Sixteen people gathered at Culbin Forest on the Friday evening in the hope of seeing Kentish Glory despite the cold, grey skies and biting northerly wind. The conditions were looking ominous for a moth-free, and particularly a Kentish Glory free, night. A quick search for moths attracted to the outside lights of the car park toilet block also revealed that it had been similarly cold the previous night, as none could be found – an unpromising start. However, fortunately a quick scout around an area where Kentish Glory had previously been seen before everyone arrived revealed a batch of twenty Kentish Glory eggs laid out neatly in two adjacent rows on the twigs of a c3m high silver birch tree. Also a Goat Moth tree by the side of the track that I had been shown 3-4 years ago was still present. So at least there was something to be seen, albeit it quality and not quantity.
As dusk settled in, the wind dropped and it felt a little warmer although that was comparative as people were still wearing hats, gloves and winter coats. Nine traps were set (6MVs and 3 actinics) and folk gathered around them expectantly, catching up with each other and the latest news. Fortunately the traps were set quite far apart so there was plenty of opportunity to warm up walking between them.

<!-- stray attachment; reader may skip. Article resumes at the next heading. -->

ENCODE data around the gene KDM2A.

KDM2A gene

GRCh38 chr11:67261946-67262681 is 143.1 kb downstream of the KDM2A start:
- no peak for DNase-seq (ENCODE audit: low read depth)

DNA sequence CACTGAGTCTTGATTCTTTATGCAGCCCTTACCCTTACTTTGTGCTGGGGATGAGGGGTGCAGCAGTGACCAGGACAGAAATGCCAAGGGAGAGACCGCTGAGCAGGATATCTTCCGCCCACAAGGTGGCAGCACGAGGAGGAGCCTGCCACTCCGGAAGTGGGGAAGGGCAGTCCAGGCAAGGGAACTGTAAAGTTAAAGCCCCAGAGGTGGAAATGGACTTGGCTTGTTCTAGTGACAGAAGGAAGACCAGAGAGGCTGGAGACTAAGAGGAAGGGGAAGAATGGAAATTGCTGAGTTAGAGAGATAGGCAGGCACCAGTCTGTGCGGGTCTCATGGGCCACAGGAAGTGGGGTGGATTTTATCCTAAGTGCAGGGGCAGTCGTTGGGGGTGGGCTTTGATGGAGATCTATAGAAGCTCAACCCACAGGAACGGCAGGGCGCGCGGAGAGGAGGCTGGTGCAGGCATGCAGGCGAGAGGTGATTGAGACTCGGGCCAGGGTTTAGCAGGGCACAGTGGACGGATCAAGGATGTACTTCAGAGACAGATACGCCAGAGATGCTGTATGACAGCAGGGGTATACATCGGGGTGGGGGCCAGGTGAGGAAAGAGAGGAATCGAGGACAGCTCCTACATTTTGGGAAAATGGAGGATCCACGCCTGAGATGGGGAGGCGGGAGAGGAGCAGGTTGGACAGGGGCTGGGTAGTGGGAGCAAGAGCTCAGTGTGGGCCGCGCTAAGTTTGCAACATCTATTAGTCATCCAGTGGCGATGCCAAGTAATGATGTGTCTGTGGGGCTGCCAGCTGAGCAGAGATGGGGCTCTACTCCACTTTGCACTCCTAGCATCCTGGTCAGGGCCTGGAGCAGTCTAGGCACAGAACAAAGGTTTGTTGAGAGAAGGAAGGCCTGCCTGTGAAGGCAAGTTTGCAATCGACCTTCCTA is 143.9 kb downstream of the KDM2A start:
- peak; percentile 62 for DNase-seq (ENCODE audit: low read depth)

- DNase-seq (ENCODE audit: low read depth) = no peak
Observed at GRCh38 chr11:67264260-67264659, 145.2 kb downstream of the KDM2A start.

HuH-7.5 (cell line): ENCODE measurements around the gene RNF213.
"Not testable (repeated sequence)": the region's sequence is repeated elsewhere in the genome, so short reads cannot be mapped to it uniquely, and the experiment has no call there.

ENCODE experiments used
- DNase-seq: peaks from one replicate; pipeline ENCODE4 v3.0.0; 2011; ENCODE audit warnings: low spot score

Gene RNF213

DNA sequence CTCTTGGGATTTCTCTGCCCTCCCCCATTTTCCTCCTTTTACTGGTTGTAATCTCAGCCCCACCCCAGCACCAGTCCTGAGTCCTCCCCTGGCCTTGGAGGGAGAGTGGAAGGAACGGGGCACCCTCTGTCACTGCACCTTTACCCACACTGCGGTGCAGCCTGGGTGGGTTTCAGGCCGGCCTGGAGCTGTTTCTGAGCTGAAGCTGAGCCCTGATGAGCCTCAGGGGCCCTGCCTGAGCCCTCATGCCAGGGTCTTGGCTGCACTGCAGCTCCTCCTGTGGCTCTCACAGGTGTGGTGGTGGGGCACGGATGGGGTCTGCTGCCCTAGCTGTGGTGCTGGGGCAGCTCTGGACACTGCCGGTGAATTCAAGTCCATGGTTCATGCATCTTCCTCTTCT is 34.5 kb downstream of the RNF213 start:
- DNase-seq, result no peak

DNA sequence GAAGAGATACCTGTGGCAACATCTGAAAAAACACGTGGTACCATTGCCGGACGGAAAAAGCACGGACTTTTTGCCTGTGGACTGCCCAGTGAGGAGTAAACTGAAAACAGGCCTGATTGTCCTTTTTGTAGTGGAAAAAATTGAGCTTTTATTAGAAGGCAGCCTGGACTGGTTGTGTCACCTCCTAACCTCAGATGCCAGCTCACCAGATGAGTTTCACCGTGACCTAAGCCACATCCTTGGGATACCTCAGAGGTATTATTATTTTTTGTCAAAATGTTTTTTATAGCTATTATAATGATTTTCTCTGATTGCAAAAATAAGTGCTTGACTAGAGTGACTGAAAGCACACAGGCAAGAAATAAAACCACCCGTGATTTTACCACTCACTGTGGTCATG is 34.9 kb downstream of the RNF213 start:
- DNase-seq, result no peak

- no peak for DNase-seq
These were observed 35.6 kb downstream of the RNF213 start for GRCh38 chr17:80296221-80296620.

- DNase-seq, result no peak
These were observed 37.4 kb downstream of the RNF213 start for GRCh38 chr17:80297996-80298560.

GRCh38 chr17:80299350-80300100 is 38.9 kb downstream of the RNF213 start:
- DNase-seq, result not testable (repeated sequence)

Eventually around 11pm a moth was caught! A Broom-tip, again a quality rather than quantity being a scarce and local species, although fairly widespread throughout Britain in scattered localities. Most people quite rightly soon departed thereafter but the five people that stayed on to the bitter end were rewarded with another moth – a Hebrew Character! So that was it 9 traps, 16 people and just two moths! However, as is the tradition when out trapping and packing up at night, I had driven less than 500 yards from the car park when I saw a moth fluttering inside the car. It was another Hebrew Character the moth tally had increased by 50%!
Kentish Glory eggs (Tony Mainwood)
Examining the eggs (Helen Mainwood)